MLS Expansion Is Welcomed

Times Staff Writer

No matter how many foreign investors it attracts, Major League Soccer will continue to be first and foremost an American league.

That point was made in emphatic fashion Friday by Commissioner Don Garber and then underlined several times by players and coaches from the Chicago Fire and San Jose Earthquakes, the teams that will play in MLS Cup 2003 at the Home Depot Center in Carson on Sunday.

The nearly sold-out championship match marks the end of the league’s eighth season. All 10 teams will return in 2004, but in 2005 expansion will increase that number to 12 and in 2006 there probably will be 14 MLS teams.


One of the new clubs in 2005 will be Chivas USA, owned by Mexican businessman Jorge Vergara, who also owns Chivas of Guadalajara and Saprissa of Costa Rica.

Meanwhile, MLS is “still involved in discussions” with Mexican media giant Televisa, which owns Club America of Mexico City, about investing in the league, possibly in 2006.

And so while Garber announced Friday that Ohio businessman Bert Wolstein had signed a letter of intent to become an MLS investor-operator and will build a 20,000-seat soccer-specific stadium in Cleveland to be ready by 2005, it was Chivas, not Wolstein, that caused a buzz.

Similarly, while Garber announced that the University of Central Oklahoma in the Oklahoma City suburb of Edmond had begun a major renovation of Wantland Stadium with the intention of attracting an MLS team, it was the possible addition of a Televisa-owned team to MLS that caught the attention.

There has been widespread speculation that any Mexican-owned team, especially Chivas USA, would be granted exemptions from MLS rules limiting the number of foreign players on a team’s roster.

Chivas of Guadalajara has never fielded a non-Mexican player. But Garber said that decades-old tradition would not extend to Vergara’s newest club.

“Chivas USA will be playing in Major League Soccer in 2005 and they will be playing under the same rules as every other team in MLS,” he said.

Later, there came a question from a Latino journalist.

“I want to ask the players how they feel about having a Mexican expansion team playing in the league and what would it bring and what would it mean for the game here in the United States,” the reporter said.

That had Garber grabbing for the microphone in a hurry.

“Let me just correct you,” he said. “It’s not a Mexican expansion team. It’s an expansion team owned by a Mexican man, but it’s an MLS expansion team.”

Fire captain and U.S. national team midfielder Chris Armas fielded the question all the same.

“I think the general feeling from the players is that if the team is going to come in and play by the rules of our league, so be it,” he said. “We’d welcome it. I think it would be a great step to get the interest from the Mexican community. Why not? I’m all for it.”

Jeff Agoos, the Earthquakes’ captain and a longtime U.S. national team defender, was even more concerned about MLS rules being followed.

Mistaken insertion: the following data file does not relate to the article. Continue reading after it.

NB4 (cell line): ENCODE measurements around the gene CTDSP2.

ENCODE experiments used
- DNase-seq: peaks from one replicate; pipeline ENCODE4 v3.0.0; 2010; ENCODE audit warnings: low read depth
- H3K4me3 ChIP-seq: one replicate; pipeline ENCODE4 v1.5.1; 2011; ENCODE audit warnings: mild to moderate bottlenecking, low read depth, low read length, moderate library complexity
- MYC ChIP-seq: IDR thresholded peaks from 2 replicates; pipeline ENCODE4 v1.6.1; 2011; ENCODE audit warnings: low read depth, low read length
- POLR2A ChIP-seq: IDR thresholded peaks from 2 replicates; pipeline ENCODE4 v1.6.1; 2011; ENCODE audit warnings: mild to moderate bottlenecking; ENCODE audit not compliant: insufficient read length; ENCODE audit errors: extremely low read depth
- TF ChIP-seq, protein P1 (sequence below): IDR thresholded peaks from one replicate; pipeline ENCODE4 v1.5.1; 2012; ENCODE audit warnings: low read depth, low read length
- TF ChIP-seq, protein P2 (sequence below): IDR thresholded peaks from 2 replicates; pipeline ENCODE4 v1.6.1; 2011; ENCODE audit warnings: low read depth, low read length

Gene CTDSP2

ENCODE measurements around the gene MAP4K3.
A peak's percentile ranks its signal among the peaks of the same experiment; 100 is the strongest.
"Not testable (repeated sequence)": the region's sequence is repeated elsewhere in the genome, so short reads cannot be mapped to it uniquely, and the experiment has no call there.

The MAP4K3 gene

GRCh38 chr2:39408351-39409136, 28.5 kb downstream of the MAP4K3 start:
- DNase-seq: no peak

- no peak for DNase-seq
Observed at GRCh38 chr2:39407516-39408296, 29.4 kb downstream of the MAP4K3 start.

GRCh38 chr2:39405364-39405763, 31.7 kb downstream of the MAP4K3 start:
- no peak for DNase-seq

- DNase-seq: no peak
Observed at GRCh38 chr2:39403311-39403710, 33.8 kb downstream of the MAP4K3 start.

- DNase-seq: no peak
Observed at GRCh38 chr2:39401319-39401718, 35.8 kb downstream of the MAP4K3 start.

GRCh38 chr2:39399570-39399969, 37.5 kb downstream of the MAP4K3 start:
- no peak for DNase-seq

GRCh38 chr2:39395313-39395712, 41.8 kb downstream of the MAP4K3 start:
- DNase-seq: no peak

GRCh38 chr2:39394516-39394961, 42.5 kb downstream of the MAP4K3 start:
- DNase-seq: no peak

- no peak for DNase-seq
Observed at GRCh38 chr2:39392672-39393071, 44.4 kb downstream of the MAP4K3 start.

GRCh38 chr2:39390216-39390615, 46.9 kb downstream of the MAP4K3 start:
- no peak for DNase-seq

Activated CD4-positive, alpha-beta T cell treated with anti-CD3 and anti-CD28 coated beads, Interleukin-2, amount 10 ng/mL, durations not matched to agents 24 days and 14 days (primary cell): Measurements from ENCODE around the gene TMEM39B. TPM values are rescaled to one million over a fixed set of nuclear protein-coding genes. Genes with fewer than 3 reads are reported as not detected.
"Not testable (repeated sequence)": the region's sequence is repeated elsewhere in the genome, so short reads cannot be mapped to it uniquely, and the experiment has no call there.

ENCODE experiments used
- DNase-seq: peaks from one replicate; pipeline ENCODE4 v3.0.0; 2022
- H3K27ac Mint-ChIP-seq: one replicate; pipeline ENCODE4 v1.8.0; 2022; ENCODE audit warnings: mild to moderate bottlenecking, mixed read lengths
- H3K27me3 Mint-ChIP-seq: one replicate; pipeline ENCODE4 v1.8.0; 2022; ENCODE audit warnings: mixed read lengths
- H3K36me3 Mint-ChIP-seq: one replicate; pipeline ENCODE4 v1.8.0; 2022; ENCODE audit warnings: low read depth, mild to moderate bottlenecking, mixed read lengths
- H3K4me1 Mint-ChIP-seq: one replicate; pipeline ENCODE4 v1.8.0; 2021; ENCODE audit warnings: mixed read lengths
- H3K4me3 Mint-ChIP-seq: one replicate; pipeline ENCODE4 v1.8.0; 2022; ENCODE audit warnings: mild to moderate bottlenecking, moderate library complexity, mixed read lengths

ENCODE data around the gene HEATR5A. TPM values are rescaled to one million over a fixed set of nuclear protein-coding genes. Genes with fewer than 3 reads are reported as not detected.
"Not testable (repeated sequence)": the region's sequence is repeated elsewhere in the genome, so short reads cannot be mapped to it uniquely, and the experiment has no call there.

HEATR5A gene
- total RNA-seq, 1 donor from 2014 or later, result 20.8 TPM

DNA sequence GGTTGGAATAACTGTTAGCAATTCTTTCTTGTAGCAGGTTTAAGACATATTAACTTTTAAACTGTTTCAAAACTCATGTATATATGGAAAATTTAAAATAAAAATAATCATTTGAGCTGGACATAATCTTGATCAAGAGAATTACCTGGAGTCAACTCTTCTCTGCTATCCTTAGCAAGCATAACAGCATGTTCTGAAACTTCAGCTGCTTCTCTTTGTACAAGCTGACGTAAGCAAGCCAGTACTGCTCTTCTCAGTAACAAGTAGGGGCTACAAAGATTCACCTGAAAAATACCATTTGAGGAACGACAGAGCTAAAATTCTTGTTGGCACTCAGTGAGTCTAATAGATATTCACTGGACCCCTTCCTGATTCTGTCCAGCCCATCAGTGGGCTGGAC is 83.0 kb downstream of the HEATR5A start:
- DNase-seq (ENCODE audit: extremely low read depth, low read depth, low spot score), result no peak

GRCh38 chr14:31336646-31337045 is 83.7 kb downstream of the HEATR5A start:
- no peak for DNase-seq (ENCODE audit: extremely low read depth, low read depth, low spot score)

“I don’t care if it’s Chivas or Bayern Munich or whoever wants to own a team in this league, we’re ecstatic about getting more teams,” he said. “This league needs expansion teams. But I have to reiterate what Chris said. It is vitally ... important that they stick to the rules of this league and that those rules don’t change.

“This is an American league with American players. We need to develop those. The [U.S. team’s quarterfinal appearance in the 2002] World Cup is a testament to how this league has been important internationally.

“Obviously, there’s an intense rivalry between the two countries [the U.S. and Mexico], but I think that’s only good for the sport. I think Chivas’ moving into this league is good for the sport. I think it’s good for this league. I think it’ll be good for American players.”

Chicago Coach Dave Sarachan, an assistant coach on the 2002 U.S. World Cup team, agreed.

“I always welcome good competition,” he said. “You’ve got a team that’s coming in with a tradition, and good soccer should follow. If everyone’s stuck on the fact of [Chivas USA] being Mexican, that is going to play out as it plays out.

“I think there’s certainly a respect in this region for Chivas and for high-level Mexican soccer. We can’t get caught up in the minutiae of, ‘Is this a real American group or not?’ ”

San Jose Coach Frank Yallop echoed the sentiment.

“It’s an American team they’re bringing in,” he said. “They call it Chivas, but it’s still based in the U.S.A., it’s still going to be an American team, it’s still going to be American fans going to the game. We’re not playing in Mexico City, it’s in our country. I think it’s a good thing, I really do.”

Where Chivas USA will play is unclear, but San Diego remains the preferred choice if a stadium can be agreed upon.

“Vergara wanted to come in in 2004, but we didn’t want to play with 11 teams,” Garber said. “We want to expand logically and systematically in the right environment. Jorge will now have a year to build his team instead of two months.”

Meanwhile, Rochester, N.Y., where public funding for a soccer-specific stadium recently was approved, also is being mentioned as a potential expansion site.

“The good news is we have more people interested in coming into this league than we have slots available,” Garber said, “so that means we’re feeling pretty bullish about further expansion in 2006.”

Expansion could mean a more competitive regular season, said 40-year-old Kansas City Wizard midfielder Preki, who Friday was named the league’s MVP for the second time.

“It seems the regular season doesn’t really matter because only two teams don’t make the playoffs,” he said. “But as the league grows, as we have maybe 16 to 20 teams and it becomes much more difficult to make the playoffs, the regular season will mean a lot, just like NFL football or baseball, where they work all season for that home-field advantage.”